Relaxed clothes dominate Milan shows Fashion: Forget starchy go-to-work suits. Italian designers are showing easy and form-fitting clothes in their summer collections.

October 11, 1998|By Holly Hanson | Holly Hanson,KNIGHT RIDDER/TRIBUNE

Pack your bags. The summer of 1999 is going to be one long vacation.

As Italy's spring fashion week gets under way, it's clear that the world's top fashion designers have relaxation on their minds. That was true of the handful of New York-based designers who staged an early preview of spring fashion last month in Manhattan, and it's equally true of the designers who are unveiling their spring collections this week in Milan.

Forget about starchy, stodgy go-to-work suits. Prepare to fill your closets with sundresses, cotton shorts and lacy sweaters. Set them off with colorful shoes and a utilitarian holster purse that wraps the waist.

In addition, prepare to go to the gym. So far, Milan's designers are proving particularly adept at revealing the body, with a combination of form-fitting knits, deeply slit skirts and open-back dresses.

As Milan's fashion week gains momentum, two Americans have stepped into the spotlight. Lawrence Steele, a relative newcomer to fashion's elite circle, delivered a crisp collection of cool, sexy clothes. Narciso Rodriguez, a shining star since he created the wedding dress for Carolyn Bessette Kennedy, offered a more uneven mix. Meanwhile, Romeo Gigli has returned to the ethereal style with which he made his name in the late '80s.

And some of Milan's top names - including Miuccia Prada, Donatella Versace and Anna Molinari - provided a look at their secondary lines, a taste of what's to come this week in the main collections.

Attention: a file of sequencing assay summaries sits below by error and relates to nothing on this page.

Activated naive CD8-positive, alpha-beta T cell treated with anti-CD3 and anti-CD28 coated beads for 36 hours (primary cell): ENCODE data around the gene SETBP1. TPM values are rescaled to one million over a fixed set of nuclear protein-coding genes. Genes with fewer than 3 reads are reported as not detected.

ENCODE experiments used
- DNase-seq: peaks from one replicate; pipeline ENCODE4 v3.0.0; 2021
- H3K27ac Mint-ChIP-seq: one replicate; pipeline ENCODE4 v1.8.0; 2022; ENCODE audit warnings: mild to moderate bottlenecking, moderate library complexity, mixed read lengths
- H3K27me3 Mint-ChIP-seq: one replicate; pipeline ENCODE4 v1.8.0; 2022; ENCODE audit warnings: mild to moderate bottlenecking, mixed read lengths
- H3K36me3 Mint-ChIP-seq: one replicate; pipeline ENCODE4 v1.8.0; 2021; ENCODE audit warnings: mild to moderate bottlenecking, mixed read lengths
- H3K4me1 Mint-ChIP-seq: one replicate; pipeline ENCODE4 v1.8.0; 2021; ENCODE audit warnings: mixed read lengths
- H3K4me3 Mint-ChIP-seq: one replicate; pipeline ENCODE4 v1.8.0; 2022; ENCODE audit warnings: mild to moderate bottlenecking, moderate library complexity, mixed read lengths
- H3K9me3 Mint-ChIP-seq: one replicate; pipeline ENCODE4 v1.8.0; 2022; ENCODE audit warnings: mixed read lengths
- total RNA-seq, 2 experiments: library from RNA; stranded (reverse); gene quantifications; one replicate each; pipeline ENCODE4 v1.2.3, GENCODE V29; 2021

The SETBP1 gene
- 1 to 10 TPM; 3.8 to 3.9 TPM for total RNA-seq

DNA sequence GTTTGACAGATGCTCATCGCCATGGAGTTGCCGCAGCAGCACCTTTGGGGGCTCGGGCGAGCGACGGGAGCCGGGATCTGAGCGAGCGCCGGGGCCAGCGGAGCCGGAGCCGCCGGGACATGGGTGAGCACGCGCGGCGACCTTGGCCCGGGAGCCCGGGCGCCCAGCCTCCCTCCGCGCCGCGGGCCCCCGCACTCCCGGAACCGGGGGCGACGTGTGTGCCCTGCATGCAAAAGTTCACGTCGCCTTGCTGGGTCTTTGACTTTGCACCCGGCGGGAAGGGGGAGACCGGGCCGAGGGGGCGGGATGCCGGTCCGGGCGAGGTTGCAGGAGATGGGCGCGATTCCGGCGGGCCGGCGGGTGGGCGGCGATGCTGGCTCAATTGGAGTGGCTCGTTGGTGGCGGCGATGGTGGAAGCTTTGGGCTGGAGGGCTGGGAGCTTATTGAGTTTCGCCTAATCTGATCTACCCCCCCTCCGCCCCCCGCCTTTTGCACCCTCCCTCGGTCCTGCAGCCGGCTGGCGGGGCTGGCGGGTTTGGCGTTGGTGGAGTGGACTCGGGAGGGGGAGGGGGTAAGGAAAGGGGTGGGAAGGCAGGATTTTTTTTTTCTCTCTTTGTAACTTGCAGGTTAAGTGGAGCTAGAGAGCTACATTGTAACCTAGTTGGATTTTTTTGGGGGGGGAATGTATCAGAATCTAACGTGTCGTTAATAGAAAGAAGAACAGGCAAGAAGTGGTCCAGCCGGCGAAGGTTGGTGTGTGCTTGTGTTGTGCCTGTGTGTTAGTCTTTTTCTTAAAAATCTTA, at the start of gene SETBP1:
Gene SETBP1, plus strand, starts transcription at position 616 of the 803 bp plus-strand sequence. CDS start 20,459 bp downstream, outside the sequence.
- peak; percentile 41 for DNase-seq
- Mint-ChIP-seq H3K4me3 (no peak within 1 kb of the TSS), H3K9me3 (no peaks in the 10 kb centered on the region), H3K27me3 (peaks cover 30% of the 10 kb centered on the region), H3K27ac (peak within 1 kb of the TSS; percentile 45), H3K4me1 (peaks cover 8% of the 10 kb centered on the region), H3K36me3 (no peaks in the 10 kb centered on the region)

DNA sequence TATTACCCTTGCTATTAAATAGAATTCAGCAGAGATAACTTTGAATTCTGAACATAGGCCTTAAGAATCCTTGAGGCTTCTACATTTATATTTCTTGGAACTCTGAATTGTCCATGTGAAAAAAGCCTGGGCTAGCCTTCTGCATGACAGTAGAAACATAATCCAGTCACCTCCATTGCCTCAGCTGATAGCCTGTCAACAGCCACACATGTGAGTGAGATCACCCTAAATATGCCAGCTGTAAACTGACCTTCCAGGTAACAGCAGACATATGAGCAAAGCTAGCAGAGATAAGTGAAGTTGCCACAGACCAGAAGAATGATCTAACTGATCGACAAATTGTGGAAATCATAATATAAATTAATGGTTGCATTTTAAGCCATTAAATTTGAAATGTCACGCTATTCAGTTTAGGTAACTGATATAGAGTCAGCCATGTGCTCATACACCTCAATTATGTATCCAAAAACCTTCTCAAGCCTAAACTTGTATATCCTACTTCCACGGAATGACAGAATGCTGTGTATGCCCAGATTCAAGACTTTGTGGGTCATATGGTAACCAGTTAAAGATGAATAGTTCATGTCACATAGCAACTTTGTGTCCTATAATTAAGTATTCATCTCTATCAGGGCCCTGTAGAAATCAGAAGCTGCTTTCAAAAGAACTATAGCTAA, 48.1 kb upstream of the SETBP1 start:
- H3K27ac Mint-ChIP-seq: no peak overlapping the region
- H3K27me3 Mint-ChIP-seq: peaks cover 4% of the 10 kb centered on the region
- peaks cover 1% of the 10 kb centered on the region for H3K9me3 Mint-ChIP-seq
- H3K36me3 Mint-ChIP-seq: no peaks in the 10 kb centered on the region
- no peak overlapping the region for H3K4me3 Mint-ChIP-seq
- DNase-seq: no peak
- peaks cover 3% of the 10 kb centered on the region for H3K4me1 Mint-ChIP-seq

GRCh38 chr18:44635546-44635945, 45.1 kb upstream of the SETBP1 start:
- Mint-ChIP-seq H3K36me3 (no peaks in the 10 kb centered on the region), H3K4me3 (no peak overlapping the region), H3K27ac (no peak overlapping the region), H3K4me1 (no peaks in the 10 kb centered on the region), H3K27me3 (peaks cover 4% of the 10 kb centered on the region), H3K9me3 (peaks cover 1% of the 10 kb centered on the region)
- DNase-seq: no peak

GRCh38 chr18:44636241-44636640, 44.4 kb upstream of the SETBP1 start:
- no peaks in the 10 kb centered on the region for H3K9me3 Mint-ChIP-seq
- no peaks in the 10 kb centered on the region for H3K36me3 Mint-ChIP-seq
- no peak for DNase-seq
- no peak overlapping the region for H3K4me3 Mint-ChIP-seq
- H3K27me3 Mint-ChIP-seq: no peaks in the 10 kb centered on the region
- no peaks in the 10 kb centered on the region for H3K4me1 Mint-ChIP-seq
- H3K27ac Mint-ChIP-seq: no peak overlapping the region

Steele, a former assistant at Prada, has been a designer in search of a signature. Last season, he found one. For spring, he has refined it.

Steele's clothes have the relaxed look that has been sweeping the runways. But his are frankly sexy, cut lean and meant to reveal a lithe body underneath.

Everything about the collection suggests a summer holiday in Greece. Dresses and camisoles borrow their lines from the toga and their colors from the sand, the sea and the bleached plaster of the Greek islands.

There are crisp linen camisoles, streamlined linen shorts and loosely knitted sleeveless shells. The signature look, though, is the modernized toga dress, a narrow slip of jersey or chiffon, cinched at the waist with a skinny strip of leather wrapped round and round.

Rodriguez, another American whose business is in Milan, showed clothes that are sleek, simple, with subtle embellishment.

His spring collection has those elements, in the well-cut pants, roomy coats and fitted jackets. Unfortunately, Rodriguez is inordinately fond of the corset. He cuts it in all sizes and wraps it over the most unlikely underpinnings.

As for Gigli, he has returned to the style that made him a fashion star, with filmy embroidered jackets, angelic chiffon dresses and voluminous shawls. Though the fabrics are soft and flowing, the colors are rich, giving the garments both ease and depth.

Gigli is a bit too fond of the "Flashdance" look of oversize tunics that fall off one shoulder. Still, there is much to like in this collection, thanks to Gigli's superb sense of color and his romantic, sensual style.

A secondary collection need not be a pale imitation of a designer's signature line. Certainly, it should express the designer's point of view, but it should also have a message of its own.

Few designers pull that off as well as Prada, who gives her youthful, less expensive Miu Miu line an energetic look.

For spring, the clothes take their cues from uniforms, with sturdy polished cottons and neutral tones. Low-slung shorts team with crisp short-sleeved shirts and clever utilitarian accessories. A zippered canvas pack circles the waist and crosses over one shoulder, holster style.

For a secondary collection with a decidedly feminine approach, there's Blumarine by Molinari.

Molinari could just as well have titled her collection "I enjoy being a girl," because Blumarine is rose prints, lace trim, fur-collared cardigans and every shade of pink.

Naturally, Molinari also offers up the prettiest bride on the runways so far, dressing her in layers of pale pink chiffon.

As for the bridesmaids, they wear pink beaded slip dresses trimmed with tiny red silk roses.

Pub Date: 10/11/98

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